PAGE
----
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Black Rebel Motorcycle Club just came out with its fourth CD, Baby 81, which offers up some good, old-fashioned counterculture protest mantras.

Black Rebel Motorcycle Club just came out with its fourth CD, Baby 81, which offers up some good, old-fashioned counterculture protest mantras.


Black Rebel Motorcycle Club’s Peter Hayes Talks Rock and Rebellion

Easy Rider


If 1967 presented America with the mythic “Summer of Love,” when a young generation decided to “turn on, tune in, and drop out” due to the government’s unnecessary war in Vietnam, perhaps we can sum up the present American zeitgeist as the “Summer of Angst.” In the midst of the current mess in Iraq, today’s youth has to wonder not only whatever happened to their rock ‘n’ roll, but whatever happened to the notion of a democracy “of the people, by the people, and for the people”? So perhaps it is a sign of the times that Black Rebel Motorcycle Club’s (BRMC) recent album, Baby 81, offers up some appropriate agitprop mantras as a sort of new counterculture protest.

BRMC came together in the late 1990s when Peter Hayes and Robert Levon Been recruited British percussionist Nick Jago and formed an American version of a shoe-gazing band-¡ la My Bloody Valentine or The Jesus and Mary Chain-taking their name from Marlon Brando’s biker gang in the cult classic, The Wild One.

In May, the band’s fourth disc, Baby 81, dropped-an intriguing mix of protest music buried under old-school glam and hard rock tunes, and interlaced with acoustic balladry that would make Johnny Cash proud. BRMC’s vocalist/guitarist Hayes recently phoned in to discuss the band’s upcoming gig at the Ventura Theatre.

Why did you choose to name your latest disc Baby 81? Is the title reflective of the whole environmental crisis? Well, you know, there are several reasons. There’s [what] you mentioned, but there’s also a motorcycle reference there. But really it was Nick’s turn to pick a name for a record, so it was his choice.

Weapon of Choice” incorporates some profound lyrics. Since we’re living in an age of corporate greed and extreme nationalism, if we don’t want to “waste” love on this nation, where should we place our love? You know, you’ve got this extreme going on here where, if you don’t believe in Bush’s definition of God, you’re an evildoer. So for me, that song is about making a declaration against capitalism and the system that exists. You know, I find it funny that people have to vote in secret : behind a little curtain. (Laughs.) It’s like nobody’s supposed to know what anybody stands for. So I just want to be out there saying this is what I don’t believe in. But I also want to stand up for what I do believe in. Family, friends, music, and creativity-that’s where love is.

Do you think there’s a moral imperative at this point for Congress to bring impeachment charges against Bush and Cheney? Yeah : but you know : the older you get, the more you see that the Democrats and the Republicans are pretty much the same-there’s so much corruption all around. But absolutely; Bush and Cheney need to be held accountable for what they’ve done, just out of respect for the rest of the world.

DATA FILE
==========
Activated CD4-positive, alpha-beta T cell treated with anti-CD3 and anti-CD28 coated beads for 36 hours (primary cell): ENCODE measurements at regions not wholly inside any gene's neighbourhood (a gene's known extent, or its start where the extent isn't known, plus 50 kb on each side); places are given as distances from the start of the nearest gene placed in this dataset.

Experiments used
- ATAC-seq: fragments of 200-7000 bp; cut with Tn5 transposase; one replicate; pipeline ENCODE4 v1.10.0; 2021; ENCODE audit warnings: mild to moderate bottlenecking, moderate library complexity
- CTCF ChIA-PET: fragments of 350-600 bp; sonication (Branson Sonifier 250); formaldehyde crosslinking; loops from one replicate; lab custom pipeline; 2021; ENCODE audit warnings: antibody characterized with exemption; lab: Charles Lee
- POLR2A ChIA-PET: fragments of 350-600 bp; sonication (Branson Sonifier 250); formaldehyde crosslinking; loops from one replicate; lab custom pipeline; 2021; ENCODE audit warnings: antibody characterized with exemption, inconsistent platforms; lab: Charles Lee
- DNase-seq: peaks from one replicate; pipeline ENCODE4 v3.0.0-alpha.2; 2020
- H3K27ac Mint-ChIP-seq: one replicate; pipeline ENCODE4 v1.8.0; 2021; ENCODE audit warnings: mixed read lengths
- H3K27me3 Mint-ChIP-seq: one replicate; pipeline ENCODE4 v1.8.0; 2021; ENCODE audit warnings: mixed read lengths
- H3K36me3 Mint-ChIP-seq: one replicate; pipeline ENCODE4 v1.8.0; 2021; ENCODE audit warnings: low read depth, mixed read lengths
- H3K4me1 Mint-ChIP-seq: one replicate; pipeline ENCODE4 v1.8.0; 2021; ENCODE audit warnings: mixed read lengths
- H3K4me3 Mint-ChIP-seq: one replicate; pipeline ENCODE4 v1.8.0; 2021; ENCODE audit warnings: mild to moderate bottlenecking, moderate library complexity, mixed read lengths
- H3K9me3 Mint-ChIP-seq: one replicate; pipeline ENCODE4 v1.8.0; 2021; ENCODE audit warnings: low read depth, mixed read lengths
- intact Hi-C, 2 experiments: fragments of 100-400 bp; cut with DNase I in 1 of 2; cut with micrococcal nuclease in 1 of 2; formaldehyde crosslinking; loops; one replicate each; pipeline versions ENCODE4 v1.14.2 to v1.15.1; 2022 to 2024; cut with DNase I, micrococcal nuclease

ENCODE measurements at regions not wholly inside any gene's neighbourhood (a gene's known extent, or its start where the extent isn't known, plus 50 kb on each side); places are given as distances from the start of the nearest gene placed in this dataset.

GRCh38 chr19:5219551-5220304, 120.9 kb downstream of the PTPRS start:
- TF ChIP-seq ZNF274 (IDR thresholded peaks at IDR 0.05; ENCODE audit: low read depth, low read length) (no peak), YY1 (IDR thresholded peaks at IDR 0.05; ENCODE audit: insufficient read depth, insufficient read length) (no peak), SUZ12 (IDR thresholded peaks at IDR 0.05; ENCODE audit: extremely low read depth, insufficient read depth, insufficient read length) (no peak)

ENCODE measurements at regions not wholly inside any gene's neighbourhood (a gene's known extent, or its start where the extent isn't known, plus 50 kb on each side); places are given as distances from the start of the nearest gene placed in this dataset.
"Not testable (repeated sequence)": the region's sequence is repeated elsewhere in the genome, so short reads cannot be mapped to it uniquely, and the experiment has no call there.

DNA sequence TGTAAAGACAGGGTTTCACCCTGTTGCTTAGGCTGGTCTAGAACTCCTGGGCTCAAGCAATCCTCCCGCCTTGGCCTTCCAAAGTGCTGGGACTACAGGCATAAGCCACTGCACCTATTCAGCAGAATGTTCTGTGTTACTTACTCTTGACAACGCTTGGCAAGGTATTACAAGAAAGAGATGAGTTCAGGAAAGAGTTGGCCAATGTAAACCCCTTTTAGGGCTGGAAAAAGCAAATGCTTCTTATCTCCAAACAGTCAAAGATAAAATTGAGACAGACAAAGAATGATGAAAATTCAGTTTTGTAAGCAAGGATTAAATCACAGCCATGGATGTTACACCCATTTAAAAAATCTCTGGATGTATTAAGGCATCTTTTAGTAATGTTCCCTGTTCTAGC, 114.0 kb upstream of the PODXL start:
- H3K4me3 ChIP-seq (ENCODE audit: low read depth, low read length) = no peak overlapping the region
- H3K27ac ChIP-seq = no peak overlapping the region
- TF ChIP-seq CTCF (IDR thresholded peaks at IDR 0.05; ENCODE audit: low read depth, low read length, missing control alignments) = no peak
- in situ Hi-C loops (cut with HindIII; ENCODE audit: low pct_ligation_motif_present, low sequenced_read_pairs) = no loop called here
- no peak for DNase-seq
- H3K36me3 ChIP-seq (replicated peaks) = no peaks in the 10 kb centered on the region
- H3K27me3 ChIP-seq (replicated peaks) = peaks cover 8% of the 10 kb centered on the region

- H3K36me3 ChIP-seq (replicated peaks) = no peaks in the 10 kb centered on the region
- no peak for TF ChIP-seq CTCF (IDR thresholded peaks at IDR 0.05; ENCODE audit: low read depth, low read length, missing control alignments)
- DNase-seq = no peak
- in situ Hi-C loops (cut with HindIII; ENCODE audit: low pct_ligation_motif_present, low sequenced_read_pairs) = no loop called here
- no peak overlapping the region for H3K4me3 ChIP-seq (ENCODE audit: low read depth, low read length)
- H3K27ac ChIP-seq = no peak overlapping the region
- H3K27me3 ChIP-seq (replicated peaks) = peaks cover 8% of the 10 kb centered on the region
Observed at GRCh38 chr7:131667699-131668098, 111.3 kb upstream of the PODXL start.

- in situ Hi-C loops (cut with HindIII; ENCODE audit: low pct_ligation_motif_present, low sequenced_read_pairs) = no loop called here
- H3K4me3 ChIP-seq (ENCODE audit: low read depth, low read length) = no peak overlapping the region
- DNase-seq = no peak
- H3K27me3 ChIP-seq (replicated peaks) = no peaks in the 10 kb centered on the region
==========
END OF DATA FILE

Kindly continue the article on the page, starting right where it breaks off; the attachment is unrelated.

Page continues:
The song “American X” is nine minutes long and seems like a new direction for the band; almost like prog-rock. What will your next album be like? I don’t know if “American X ” is prog-rock : not that I have anything against it : I think we want to be open to making all kinds of songs. We don’t want people to think we’re just a drone band. I don’t know what direction we’ll go in next, or if it will even be called rock ‘n’ roll-we’ll just have to see what happens. But on Howl we found out there’s a lot of freedom in using an acoustic guitar.

What’s your guitar of choice? A Gibson 335-I really like the sounds I’m able to get from it.

You guys left Virgin and signed a new deal with RCA. Has RCA been doing right by you? Yeah, they’ve been good to us. They give us creative freedom and they know how important it is for us to get out there and do live shows; and [they don’t give] up on us because all our songs don’t get on the radio. You know, the way the system is now, it really doesn’t make sense to me. I don’t know what you have to do to get your songs played on the radio.

It seems there’s really been an artistic progression in BRMC’s music. On Baby 81, “666 Conducer” and “Am I Only” sound like you seem to be heading into Bob Dylan and Leonard Cohen territory. Well, thanks; they’re artists who we hold in high regard and really respect. And that’s what it’s all about, being respectful of guys like that.

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Black Rebel Motorcycle Club headlines the Majestic Ventura Theatre on Thursday, September 6, at 7 p.m. Tickets are $15. Visit venturatheater.net.



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